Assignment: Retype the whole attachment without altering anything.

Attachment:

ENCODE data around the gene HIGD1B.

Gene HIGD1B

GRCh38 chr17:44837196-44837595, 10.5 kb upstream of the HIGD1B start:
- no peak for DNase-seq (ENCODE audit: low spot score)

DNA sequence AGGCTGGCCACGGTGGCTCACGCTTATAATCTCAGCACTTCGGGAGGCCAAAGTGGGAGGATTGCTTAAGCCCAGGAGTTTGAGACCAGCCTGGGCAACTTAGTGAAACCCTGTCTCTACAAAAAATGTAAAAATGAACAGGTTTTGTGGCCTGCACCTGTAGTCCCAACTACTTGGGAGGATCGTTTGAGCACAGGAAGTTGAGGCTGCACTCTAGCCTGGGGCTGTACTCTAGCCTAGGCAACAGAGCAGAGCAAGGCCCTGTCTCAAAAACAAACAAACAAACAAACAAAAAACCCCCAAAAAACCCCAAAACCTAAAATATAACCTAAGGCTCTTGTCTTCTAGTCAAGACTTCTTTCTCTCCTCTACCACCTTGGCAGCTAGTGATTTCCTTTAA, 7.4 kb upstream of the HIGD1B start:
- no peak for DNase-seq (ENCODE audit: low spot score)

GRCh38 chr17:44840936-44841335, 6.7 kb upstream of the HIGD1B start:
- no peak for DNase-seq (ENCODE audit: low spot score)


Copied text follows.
ENCODE data around the gene HIGD1B.

Gene HIGD1B

GRCh38 chr17:44837196-44837595, 10.5 kb upstream of the HIGD1B start:
- no peak for DNase-seq (ENCODE audit: low spot score)

DNA sequence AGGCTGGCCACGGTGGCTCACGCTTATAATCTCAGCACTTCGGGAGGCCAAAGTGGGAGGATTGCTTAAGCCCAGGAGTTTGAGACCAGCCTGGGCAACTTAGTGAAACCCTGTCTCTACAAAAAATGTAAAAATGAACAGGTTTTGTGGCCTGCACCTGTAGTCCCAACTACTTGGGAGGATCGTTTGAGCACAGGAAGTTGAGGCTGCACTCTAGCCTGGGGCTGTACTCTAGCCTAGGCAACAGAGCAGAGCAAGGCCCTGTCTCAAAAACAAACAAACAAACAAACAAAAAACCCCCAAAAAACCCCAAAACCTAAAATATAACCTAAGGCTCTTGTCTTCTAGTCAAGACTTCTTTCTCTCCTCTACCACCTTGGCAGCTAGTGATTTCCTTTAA, 7.4 kb upstream of the HIGD1B start:
- no peak for DNase-seq (ENCODE audit: low spot score)

GRCh38 chr17:44840936-44841335, 6.7 kb upstream of the HIGD1B start:
- no peak for DNase-seq (ENCODE audit: low spot score)